From 2000 to 2003, staff at the National Academy for State Health Policy assisted state officials in developing strategies to reduce medical errors and improve patient safety through mandatory hospital reporting systems.
Project staff documented, analyzed and communicated information on the state's role in patient safety, state policies and reporting standards.
Part of the nonprofit Center for Health Policy Development, the academy is a nonprofit, nonpartisan organization that works on state health policy and practice.
- Eleven states adopted or improved mandatory reporting systems to collect standardized information about adverse events (injuries resulting from medical management).
- The academy published one workbook, one guidebook, nine reports and seven news briefs, and developed a Web site section on Quality and Patient Safety.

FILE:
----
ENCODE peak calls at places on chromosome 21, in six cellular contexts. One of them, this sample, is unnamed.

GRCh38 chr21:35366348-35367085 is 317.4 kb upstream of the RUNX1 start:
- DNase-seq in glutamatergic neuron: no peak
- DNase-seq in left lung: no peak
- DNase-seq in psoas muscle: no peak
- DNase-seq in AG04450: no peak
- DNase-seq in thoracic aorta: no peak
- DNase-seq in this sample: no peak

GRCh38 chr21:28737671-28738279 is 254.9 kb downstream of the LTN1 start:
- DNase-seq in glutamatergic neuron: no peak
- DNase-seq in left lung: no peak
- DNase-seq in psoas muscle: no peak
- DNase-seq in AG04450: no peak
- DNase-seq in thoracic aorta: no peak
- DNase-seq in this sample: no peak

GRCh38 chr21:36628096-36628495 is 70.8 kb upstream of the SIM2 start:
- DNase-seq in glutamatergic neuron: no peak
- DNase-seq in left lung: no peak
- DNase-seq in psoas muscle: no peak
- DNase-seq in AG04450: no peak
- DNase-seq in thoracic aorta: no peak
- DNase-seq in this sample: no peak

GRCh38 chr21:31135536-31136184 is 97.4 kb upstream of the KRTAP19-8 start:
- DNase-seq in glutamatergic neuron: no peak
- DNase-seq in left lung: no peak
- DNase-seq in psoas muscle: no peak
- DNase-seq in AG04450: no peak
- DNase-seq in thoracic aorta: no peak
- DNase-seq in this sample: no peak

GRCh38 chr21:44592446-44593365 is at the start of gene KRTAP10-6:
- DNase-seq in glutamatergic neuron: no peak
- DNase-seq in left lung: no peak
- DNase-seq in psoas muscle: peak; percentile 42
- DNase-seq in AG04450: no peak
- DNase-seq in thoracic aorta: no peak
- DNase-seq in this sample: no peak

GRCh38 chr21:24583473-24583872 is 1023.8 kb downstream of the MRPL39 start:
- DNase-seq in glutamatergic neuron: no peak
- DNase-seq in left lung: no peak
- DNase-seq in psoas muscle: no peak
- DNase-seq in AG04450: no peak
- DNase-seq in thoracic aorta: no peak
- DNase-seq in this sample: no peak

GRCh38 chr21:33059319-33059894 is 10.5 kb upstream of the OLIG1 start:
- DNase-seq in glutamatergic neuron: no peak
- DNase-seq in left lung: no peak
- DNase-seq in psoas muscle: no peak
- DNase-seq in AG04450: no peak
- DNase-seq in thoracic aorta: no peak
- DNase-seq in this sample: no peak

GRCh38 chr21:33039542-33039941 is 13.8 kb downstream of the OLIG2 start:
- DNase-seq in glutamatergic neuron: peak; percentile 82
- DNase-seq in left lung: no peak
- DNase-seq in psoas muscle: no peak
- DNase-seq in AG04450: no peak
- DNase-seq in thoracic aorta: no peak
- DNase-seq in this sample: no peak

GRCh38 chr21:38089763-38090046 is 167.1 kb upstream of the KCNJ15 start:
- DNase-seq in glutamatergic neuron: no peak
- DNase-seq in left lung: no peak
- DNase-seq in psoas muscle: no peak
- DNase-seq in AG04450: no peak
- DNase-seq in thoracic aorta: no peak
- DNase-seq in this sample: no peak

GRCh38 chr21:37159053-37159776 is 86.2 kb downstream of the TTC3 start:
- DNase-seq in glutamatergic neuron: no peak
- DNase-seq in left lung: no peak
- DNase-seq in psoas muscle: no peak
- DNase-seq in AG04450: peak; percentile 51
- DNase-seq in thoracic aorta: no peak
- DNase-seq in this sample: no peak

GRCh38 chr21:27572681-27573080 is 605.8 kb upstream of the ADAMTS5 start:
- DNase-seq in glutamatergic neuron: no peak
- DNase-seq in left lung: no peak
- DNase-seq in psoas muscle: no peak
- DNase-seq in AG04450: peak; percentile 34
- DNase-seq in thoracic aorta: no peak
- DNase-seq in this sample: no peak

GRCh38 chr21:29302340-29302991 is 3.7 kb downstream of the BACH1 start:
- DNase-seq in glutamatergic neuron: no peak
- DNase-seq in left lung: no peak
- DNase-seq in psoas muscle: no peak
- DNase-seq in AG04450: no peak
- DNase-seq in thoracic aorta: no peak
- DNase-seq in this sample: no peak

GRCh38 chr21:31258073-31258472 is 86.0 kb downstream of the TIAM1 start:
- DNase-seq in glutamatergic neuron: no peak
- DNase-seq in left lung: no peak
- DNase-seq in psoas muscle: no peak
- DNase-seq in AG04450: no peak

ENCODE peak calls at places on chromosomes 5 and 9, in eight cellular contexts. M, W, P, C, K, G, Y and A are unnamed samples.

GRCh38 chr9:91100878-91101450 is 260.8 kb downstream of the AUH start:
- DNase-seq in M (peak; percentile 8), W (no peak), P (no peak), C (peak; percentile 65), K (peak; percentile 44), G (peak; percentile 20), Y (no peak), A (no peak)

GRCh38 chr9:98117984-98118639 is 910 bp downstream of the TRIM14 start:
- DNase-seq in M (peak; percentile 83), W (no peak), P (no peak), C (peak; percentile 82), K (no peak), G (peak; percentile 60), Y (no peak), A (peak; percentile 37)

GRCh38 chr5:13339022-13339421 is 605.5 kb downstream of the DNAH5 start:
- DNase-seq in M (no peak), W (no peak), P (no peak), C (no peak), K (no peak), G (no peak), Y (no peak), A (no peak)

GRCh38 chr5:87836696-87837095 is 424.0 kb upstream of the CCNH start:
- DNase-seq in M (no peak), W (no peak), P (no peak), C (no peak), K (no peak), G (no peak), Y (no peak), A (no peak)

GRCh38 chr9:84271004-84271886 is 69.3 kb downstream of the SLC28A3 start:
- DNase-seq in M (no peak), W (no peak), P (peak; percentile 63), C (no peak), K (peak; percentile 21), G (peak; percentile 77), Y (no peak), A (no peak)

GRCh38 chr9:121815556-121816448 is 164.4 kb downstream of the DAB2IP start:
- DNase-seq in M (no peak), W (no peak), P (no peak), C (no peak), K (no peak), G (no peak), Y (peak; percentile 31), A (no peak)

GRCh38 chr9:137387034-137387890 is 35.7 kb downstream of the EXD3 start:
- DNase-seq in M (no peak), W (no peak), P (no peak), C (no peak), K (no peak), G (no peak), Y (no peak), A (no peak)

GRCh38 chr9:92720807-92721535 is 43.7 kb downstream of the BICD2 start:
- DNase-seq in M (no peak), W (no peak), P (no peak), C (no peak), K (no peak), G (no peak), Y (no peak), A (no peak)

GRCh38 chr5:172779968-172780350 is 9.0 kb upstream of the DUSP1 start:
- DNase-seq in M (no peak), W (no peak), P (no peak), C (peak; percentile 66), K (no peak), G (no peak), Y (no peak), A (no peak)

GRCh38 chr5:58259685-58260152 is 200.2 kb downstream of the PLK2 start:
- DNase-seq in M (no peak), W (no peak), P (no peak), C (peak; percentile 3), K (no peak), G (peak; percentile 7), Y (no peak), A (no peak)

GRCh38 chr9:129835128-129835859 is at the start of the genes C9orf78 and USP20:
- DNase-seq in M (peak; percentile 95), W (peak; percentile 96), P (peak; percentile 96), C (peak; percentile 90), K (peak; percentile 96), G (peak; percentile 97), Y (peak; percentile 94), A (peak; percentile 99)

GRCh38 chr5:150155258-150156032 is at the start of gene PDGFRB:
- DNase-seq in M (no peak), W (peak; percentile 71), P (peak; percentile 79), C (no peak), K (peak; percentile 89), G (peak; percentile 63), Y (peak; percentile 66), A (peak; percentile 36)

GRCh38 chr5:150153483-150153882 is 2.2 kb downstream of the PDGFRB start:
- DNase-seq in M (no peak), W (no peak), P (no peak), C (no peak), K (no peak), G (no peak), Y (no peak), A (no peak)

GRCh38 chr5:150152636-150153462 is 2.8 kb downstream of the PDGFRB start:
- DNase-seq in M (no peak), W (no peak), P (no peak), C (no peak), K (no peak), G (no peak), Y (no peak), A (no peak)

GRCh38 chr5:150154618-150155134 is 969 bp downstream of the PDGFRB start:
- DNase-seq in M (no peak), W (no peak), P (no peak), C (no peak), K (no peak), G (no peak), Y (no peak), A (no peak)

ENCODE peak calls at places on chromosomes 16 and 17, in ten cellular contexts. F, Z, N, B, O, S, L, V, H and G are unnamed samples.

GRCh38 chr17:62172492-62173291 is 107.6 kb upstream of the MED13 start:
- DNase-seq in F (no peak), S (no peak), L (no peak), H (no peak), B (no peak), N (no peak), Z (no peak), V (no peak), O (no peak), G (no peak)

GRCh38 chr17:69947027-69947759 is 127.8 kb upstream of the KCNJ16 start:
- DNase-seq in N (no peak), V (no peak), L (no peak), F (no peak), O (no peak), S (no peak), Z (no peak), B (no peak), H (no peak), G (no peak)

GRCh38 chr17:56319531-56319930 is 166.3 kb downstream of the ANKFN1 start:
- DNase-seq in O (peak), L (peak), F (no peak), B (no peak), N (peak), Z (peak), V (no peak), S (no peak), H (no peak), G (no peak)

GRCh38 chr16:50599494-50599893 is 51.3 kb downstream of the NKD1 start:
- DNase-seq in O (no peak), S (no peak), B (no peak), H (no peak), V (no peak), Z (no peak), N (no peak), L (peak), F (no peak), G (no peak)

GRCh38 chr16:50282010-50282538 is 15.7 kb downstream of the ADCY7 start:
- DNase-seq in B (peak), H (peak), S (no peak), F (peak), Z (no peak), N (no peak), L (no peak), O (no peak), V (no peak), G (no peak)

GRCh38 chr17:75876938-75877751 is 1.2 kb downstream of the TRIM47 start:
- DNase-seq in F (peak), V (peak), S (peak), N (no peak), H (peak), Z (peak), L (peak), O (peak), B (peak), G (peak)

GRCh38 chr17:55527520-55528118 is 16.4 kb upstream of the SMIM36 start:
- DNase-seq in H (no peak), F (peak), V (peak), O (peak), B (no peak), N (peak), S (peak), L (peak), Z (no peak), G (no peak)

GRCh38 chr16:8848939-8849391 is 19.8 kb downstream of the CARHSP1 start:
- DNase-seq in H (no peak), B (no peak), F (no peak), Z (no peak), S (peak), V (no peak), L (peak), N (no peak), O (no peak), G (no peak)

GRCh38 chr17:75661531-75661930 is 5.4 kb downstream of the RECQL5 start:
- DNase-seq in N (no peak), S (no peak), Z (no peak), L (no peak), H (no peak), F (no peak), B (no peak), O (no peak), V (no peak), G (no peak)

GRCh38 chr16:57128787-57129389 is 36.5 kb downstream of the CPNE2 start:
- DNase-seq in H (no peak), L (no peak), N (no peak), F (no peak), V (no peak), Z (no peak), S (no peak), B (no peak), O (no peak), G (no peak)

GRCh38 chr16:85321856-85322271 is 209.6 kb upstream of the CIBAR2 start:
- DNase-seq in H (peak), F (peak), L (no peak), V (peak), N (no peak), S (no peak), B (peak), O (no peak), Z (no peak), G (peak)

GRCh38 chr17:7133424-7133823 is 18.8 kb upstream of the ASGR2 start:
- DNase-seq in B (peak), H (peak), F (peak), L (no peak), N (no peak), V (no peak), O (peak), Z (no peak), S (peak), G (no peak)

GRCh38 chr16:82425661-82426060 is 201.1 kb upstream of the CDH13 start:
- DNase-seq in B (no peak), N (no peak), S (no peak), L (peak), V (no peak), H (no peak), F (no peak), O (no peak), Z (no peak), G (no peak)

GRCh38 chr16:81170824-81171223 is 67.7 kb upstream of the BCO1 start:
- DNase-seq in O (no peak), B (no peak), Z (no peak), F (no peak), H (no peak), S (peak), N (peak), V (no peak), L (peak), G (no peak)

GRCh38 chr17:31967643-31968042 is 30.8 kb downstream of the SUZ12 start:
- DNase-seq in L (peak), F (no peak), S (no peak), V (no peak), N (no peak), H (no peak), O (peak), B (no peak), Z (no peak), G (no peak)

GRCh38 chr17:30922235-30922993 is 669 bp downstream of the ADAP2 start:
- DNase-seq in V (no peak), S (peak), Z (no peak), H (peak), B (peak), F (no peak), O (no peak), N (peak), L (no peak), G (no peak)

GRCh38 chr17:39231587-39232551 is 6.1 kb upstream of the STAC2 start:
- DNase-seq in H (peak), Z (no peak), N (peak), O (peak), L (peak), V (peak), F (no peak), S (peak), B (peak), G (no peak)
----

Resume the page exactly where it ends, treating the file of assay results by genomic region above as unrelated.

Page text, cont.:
- A set of standardized reporting requirements that could be easily adopted might be useful at the state and national levels. (Defining Reportable Adverse Events: A Guide for States Tracking Medical Errors, March 2003)
- States need resources to improve their systems in order to meet public expectations of a patient safety system. (How States Report Medical Errors to the Public: Issues and Barriers, October 2003)
- Underreporting by facilities — due to concerns about medical malpractice, dislike of regulation, bad publicity, loss of market share, etc. — is a problem. (Medical Malpractice and Medical Disclosure: Balancing Facts and Fears, December 2003)
- The project identified no relationship between mandatory reporting and an increase in malpractice claims. (Medical Malpractice and Medical Disclosure: Balancing Facts and Fears, December 2003)
The Robert Wood Johnson Foundation (RWJF) supported this project through three grants totaling $584,222.
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